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In recognition of World Contraception Day (September 26), let’s talk about birth control and help find the method that’s right for you! In addition to reading about birth control here, you can join us at Central Library in St. Louis on September 26th from 6 p.m. to 7:30 p.m. for a free in-person learning session about birth control. A Planned Parenthood educator will provide an in-depth review of your options, practice barrier method skills (internal condoms, external condoms, dental dams), and answer your questions about birth control. This education session is for people 18 years old or over.

Register here

What if I don’t like my birth control, and how often can I change it?

Your birth control should work for you, not against you. Some people change birth control due to side effects, maintenance, or something else. Depending on the birth control method you’re using, there may be a recommended time to switch to avoid a gap in protection. Barrier methods like condoms can always be used as another form of pregnancy prevention when switching birth control. Make an appointment at a Planned Parenthood health center, or simply walk-in, to talk with a health care provider and get the birth control method of your choice.

What is emergency contraception?

Emergency contraception (also known as EC) is birth control that can be taken up to five days after unprotected or under-protected sex. It helps lower your chance of becoming pregnant. If you miss a birth control pill and are concerned about pregnancy, EC is a good option. EC won’t interrupt or affect an existing pregnancy. It won’t cause an abortion. Through a partnership with Missouri Family Health Council, Planned Parenthood offers free EC kits at each of our nine health centers. Stop by and grab one anytime!

Does emergency contraception have weight restrictions?

Technically, no. However, evidence shows that the effectiveness of emergency contraception pills (also known as EC, which is birth control you can take after sex) decreases for people over 165 pounds. If you take EC with levonorgestrel (like Plan B One-Step, Take Action, My Way, and others) and you weigh more than 165 pounds, it may not work as well. ella is another EC that may work better for you. If you weigh 195 pounds or more, ella may not work as well.

Certain intrauterine devices (IUDs) can be used as EC and are not impacted by weight. When a copper IUD or the LNG-IUD is inserted within five days after unprotected sex, the chance of getting pregnant decreases by more than 99.9%. After insertion, it can be used as a long-acting birth control method.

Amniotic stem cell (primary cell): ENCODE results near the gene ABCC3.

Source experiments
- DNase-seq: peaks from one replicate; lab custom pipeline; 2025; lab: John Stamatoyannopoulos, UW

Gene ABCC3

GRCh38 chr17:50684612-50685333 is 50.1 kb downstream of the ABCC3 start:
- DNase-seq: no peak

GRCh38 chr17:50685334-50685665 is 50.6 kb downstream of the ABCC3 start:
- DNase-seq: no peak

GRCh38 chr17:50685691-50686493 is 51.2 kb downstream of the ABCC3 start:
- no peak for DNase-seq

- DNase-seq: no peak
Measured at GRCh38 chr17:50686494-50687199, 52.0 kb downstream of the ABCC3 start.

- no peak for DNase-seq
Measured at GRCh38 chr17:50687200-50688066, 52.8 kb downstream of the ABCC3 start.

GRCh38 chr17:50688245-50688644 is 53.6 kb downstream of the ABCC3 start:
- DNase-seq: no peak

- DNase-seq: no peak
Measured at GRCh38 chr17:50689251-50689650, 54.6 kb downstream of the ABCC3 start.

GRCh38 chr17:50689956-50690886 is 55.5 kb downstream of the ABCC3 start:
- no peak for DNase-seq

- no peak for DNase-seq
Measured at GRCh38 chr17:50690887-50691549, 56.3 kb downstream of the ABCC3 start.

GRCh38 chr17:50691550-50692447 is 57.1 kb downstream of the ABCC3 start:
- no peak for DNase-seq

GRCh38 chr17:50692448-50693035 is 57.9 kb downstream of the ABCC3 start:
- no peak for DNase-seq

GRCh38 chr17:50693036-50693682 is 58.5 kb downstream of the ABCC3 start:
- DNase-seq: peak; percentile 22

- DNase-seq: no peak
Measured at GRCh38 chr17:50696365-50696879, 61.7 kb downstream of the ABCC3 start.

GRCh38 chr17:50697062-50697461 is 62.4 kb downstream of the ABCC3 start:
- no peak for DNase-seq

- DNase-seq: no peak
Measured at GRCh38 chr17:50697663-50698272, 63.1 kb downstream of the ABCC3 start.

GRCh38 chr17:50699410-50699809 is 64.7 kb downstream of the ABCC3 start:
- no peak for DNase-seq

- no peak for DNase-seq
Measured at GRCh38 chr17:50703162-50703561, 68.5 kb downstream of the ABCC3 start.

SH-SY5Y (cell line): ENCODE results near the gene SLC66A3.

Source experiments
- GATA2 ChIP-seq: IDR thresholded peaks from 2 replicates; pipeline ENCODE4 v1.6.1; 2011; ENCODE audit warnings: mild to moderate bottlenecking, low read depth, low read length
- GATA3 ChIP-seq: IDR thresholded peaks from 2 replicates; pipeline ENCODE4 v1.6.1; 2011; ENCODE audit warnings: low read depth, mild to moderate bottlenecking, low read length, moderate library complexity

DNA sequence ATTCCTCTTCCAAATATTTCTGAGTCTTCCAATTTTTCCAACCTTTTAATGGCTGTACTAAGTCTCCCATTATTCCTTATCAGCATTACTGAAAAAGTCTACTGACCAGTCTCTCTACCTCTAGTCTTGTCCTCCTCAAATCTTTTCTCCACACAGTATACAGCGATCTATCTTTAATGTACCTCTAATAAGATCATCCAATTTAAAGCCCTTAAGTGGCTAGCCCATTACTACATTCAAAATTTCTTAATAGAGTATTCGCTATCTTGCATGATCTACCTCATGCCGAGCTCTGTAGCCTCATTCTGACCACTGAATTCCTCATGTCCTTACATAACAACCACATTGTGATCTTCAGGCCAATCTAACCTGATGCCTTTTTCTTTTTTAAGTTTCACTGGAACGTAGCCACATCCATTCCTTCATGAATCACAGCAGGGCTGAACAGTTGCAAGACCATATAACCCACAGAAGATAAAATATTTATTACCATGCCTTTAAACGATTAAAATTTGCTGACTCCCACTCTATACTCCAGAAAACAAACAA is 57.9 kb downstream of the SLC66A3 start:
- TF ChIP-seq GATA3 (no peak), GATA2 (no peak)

What is permanent contraception?

One of the most common methods of birth control is sterilization, which is available for everyone, no matter their parts. Women, transmen, nonbinary individuals, and people with uteruses can get a tubal ligation. A vasectomy is available for people with testes, men, transwomen, and nonbinary people. All sterilization methods must be performed by a medical provider. Planned Parenthood offers both of these permanent contraception methods. You can make an appointment for a consultation with a physician.

Make an appointment

Are there other reasons people use hormonal contraception besides pregnancy prevention?

Using hormonal contraception like the pill, patch, ring, implant, or IUD can lighten periods, reduce menstrual pain, and even reduce premenstrual symptoms (PMS). People who are perimenopausal may also use hormonal birth control to lessen perimenopausal symptoms. 

Where can I get birth control?

Whether or not you have health insurance, you can rely on Planned Parenthood for high-quality, personalized care and get access to all birth control methods. Free or low-cost birth control is available through The Right Time at Planned Parenthood Central West End, South Grand, Springfield, or Joplin

Get birth control


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